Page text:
Newbigin, the Gospel in Pluralist Western Culture, and Culture Class
Dallas Willard, in his book Divine Conspiracy, writes about the Christian life as a way of living in this world not just a set of doctrines, or a gospel of “sin management”. Christianity is much more than dogmatics, it is about a way of living. The earliest Christians were known as followers of the way. The title of my blog, indicates that I too identify myself as an apprentice of Jesus, one who is following the ancient Christian path of transformation. I have not arrived, I am on the way.
Secondly, it points to a stance that I believe the church must take if it is to recover and be freed from its Christendom distortions. I heard Jim Schrag talk about the need for the Church to go back to school to learn what it means to be a missional church. I think of someone like Bishop Leslie Newbigin, who in many ways was a catalyst for the missional conversation among Western churches.
Ryan Bolger writes that Newbigin created a space for Western churches to analyze their relationship to Western culture. Returning to 1980s Britain after forty years in India, Newbigin viewed the Western church with a different set of lenses, and he spoke a message that the Western church needed to hear.
Newbigin returned to a church held captive by the culture and its own church traditions. He asked how the church had become so marginal to public life. He traced the church’s current form back to the Enlightenment, with its focus on reason, the individual, and the removal of values from the public (or factual) sphere. In addition, Newbigin identified another source of the lifeless nature of the Western church – Christendom. Because of the church’s historic relation to the state, Western churches served passively as chaplains to the culture, baptizing the culture’s agenda. With the church’s domination by the powers (the ‘isms’) and its historical relationship with Christendom, the church found itself beaten-down with little ability or energy to respond.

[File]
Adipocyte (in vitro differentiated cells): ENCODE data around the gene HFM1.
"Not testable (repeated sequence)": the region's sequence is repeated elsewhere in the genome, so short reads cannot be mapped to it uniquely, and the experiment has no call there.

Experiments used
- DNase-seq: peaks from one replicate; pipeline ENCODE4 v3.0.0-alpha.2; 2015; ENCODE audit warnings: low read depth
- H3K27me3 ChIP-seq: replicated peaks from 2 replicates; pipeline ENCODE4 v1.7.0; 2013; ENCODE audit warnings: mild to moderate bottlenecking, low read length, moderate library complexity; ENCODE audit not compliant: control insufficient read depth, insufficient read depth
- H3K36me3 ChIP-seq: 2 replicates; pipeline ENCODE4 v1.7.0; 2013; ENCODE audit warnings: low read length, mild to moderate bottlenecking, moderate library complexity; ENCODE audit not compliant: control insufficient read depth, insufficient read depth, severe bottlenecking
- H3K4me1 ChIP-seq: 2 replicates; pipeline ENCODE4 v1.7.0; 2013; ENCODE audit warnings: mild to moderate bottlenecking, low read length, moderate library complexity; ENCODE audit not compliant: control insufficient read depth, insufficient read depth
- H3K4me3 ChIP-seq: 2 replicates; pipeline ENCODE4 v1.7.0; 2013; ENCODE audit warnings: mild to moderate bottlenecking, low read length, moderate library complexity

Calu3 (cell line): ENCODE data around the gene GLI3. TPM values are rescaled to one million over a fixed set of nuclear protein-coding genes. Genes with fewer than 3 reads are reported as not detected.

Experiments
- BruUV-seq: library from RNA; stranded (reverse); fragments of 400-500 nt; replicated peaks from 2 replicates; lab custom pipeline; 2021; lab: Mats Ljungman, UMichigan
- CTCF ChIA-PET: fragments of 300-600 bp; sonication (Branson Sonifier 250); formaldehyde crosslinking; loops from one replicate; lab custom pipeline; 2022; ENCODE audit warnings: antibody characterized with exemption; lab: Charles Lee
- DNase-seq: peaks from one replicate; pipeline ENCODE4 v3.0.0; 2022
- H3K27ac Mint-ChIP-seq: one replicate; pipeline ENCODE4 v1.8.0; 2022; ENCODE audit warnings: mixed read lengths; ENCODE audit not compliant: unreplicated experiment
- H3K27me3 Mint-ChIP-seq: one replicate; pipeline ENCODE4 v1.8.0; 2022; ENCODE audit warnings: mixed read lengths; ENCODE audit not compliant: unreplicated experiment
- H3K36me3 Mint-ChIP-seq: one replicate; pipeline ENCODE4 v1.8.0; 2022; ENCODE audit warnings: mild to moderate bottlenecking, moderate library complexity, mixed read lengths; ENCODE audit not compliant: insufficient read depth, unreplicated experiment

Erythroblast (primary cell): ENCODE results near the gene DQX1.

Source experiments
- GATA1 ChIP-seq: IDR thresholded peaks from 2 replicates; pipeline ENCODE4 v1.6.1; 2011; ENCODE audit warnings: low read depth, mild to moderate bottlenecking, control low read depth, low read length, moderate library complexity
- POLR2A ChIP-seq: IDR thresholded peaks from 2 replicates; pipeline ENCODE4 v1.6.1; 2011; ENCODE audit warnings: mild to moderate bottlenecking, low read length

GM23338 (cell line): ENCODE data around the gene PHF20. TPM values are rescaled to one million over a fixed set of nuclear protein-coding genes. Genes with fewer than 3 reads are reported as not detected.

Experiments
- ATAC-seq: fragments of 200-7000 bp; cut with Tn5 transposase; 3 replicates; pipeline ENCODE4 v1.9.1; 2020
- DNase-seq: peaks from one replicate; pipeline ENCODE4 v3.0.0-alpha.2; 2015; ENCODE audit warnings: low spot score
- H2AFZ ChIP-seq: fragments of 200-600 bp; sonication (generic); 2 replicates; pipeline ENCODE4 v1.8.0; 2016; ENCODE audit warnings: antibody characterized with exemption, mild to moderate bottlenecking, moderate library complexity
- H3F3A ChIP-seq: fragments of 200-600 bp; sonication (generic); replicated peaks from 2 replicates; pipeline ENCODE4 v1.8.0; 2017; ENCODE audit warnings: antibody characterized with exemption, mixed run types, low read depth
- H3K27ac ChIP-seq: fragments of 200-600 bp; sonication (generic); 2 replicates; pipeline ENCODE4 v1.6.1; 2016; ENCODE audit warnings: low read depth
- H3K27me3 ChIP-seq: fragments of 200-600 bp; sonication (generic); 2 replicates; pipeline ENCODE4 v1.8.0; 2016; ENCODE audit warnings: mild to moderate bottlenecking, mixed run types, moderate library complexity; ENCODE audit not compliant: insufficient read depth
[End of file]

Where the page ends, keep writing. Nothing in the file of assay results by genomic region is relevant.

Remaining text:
All was not lost. Newbigin argued for a response, another way out of the church’s predicament. Because of the historical nature of the church’s position (it was not a ‘given’), other trajectories were possible. He advocated that the gospel must be the starting point for Christians -- specifically the as expressed in the Incarnation and the Trinity. The gospel must frame all other structures and practices, not science or any other ‘tradition’. The gospel can handle pluralism, provided the gospel is located at the center. The church, not the culture, sets the agenda, speaking from within the biblical narratives to the wider world.
For Newbigin, the church must embody this public truth in all realms, foregoing the facts/values split of the Enlightenment, e.g. in neighborhoods, in arts, science, politics and economics. Rather than accept life on the margins, the church must serve as pointer to the coming reign of God. In retrospect, Newbigin gave the church a gift by exposing the powers and encouraging a gospel-like response in all spheres of culture.
Yesterday, I had the opportunity to participate in a Culture Class with 16 students from Spain who have been in the United States as a part of American Home Life International. This was really a great time of interacting with the Spaniards around the question: “Do you have any spiritual beliefs?” This question became a great springboard for conversation about God, the scientific worldview (secular), values, Jesus, the Bible, what is shaping their beliefs… For these Spanish young people, talking about faith and spirituality in a personal way was something foreign. Many would have some Catholic roots, but are essentially agnostic, or secular humanist in practice. What is the Gospel, the good news, for these Spanish young people? How does Jesus cut through the distortions and baggage created by their experience, by their cultural context, the history of Spain for the over the last century? We had some good open conversation and I trust some seeds were planted that will continue to grow in their lives.